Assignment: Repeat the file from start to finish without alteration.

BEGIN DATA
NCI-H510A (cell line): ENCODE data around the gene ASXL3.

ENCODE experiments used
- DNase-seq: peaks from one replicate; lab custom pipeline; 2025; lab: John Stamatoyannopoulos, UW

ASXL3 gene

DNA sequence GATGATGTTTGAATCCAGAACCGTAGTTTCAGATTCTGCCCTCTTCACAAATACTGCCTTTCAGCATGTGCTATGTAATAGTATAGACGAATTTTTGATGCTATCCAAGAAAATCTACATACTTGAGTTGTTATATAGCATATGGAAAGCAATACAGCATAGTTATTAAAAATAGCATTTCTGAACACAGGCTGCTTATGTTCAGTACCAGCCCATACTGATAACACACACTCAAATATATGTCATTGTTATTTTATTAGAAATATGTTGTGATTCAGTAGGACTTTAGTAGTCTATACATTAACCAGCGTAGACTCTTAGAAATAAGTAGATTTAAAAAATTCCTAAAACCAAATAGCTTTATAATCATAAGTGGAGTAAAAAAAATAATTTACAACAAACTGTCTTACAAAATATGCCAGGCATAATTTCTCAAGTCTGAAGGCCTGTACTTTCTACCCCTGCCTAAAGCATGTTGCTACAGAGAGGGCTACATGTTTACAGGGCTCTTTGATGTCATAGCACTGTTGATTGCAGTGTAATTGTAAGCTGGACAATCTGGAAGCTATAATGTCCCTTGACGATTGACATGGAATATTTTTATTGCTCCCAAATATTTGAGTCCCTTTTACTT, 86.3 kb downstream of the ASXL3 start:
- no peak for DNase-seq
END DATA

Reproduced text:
NCI-H510A (cell line): ENCODE data around the gene ASXL3.

ENCODE experiments used
- DNase-seq: peaks from one replicate; lab custom pipeline; 2025; lab: John Stamatoyannopoulos, UW

ASXL3 gene

DNA sequence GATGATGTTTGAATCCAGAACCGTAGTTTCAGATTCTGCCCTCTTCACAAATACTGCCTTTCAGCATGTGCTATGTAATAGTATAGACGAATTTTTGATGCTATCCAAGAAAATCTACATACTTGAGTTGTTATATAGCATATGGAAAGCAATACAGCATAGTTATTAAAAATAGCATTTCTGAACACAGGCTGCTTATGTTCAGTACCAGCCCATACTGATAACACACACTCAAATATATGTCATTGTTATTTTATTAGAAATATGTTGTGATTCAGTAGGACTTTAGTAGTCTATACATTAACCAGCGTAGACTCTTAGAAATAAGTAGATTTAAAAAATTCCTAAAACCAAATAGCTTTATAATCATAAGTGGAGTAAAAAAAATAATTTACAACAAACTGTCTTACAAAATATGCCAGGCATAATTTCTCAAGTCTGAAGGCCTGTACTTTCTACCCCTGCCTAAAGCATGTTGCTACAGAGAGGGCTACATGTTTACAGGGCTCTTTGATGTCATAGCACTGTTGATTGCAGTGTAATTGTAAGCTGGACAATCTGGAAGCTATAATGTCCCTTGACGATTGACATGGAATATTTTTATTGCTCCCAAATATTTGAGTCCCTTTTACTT, 86.3 kb downstream of the ASXL3 start:
- no peak for DNase-seq